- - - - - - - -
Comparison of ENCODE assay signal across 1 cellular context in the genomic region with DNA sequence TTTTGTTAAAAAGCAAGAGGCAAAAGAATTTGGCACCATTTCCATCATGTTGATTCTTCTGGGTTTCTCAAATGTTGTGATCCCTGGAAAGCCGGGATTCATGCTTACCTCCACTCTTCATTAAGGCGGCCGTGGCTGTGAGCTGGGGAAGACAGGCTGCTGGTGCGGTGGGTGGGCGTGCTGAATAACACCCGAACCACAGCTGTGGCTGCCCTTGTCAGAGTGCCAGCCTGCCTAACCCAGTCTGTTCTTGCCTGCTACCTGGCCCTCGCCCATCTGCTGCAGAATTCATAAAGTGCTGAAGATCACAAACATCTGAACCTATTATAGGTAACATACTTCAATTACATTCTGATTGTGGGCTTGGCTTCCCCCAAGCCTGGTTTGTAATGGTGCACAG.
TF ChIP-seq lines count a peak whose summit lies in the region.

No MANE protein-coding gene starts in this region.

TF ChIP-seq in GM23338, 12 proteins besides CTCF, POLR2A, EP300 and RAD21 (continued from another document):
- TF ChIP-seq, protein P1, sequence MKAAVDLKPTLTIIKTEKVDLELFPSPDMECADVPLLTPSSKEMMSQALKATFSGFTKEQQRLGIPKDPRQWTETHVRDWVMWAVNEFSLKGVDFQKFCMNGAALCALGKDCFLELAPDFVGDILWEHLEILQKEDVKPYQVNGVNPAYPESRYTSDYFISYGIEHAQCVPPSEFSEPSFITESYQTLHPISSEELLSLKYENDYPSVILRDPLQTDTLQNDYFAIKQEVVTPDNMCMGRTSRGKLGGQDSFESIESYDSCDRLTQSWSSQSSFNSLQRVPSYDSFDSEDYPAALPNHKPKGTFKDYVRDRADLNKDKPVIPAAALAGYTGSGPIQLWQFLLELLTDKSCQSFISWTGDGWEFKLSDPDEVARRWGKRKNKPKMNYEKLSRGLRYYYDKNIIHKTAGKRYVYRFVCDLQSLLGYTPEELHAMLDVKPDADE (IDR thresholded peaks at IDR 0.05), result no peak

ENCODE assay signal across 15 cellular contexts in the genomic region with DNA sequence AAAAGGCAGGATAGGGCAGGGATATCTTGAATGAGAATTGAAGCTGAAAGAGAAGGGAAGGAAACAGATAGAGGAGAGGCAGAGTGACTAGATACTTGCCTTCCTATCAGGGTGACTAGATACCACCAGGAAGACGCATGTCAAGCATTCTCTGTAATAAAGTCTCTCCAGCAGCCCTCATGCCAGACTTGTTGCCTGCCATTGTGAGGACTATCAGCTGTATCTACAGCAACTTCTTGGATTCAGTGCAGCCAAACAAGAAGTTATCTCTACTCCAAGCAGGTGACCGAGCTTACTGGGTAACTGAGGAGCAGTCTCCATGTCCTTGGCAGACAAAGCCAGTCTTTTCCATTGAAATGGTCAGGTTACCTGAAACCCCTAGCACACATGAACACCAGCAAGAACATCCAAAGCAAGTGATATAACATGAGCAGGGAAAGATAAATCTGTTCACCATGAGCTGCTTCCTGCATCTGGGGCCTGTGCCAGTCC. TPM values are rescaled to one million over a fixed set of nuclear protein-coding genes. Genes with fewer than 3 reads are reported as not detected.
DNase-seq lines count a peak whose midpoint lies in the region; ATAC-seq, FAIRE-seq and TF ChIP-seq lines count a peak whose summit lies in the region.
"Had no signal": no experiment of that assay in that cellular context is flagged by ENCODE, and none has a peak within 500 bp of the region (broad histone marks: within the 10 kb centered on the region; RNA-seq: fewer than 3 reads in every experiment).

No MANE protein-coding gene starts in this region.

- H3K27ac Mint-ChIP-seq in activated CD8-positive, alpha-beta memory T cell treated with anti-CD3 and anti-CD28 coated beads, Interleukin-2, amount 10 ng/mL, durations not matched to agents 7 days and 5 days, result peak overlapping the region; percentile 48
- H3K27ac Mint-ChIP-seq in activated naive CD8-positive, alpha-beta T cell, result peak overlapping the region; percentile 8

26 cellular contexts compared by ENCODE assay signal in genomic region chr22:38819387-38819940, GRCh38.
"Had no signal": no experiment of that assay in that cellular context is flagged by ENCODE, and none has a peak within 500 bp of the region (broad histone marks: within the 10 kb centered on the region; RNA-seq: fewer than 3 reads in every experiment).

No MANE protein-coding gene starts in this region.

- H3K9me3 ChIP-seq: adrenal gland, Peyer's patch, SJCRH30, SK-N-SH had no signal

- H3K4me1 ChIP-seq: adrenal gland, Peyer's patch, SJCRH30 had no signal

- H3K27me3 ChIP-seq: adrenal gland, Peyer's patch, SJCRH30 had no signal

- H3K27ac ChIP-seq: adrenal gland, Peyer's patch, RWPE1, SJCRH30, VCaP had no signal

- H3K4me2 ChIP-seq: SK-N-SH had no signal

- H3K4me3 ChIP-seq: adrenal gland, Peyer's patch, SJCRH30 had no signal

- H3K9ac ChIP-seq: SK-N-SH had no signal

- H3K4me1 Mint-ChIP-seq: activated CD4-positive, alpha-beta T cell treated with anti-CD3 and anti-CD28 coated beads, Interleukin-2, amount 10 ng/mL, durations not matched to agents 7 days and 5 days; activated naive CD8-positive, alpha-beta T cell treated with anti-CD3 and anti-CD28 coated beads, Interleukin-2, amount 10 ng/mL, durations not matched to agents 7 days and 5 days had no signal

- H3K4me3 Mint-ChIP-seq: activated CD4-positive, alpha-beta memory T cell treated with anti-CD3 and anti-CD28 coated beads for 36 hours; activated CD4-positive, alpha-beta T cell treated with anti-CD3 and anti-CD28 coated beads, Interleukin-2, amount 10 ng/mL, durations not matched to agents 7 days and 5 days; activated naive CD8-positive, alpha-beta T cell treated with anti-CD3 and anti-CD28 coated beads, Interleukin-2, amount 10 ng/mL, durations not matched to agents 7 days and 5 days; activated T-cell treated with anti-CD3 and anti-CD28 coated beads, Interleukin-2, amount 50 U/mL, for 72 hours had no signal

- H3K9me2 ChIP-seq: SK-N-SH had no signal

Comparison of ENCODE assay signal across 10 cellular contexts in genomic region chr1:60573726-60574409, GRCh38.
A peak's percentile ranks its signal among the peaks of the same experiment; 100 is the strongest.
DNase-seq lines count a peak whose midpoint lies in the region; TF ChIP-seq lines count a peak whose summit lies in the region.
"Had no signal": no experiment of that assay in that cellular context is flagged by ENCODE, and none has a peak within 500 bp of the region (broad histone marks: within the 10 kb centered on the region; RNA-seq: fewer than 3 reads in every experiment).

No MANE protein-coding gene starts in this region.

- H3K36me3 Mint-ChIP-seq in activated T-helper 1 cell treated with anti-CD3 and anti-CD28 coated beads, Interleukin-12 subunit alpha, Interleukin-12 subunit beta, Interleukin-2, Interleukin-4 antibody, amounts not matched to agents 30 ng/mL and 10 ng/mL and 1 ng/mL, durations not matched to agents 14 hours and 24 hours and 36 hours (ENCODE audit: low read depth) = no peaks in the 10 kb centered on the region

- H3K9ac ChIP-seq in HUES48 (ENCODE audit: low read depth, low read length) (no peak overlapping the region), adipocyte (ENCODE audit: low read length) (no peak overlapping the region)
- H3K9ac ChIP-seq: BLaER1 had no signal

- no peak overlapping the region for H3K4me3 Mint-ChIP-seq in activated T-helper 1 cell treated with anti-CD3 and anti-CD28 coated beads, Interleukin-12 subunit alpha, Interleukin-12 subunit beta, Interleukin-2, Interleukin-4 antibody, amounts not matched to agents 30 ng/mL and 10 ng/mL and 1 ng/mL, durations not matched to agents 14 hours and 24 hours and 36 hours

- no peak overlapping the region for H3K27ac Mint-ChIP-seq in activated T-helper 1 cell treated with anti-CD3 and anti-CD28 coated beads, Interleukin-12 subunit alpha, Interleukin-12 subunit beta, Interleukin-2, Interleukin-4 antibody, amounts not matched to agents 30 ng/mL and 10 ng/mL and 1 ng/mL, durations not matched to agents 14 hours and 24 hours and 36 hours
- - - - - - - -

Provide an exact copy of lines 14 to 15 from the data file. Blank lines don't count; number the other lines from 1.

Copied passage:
No MANE protein-coding gene starts in this region.

- H3K9me3 ChIP-seq: adrenal gland, Peyer's patch, SJCRH30, SK-N-SH had no signal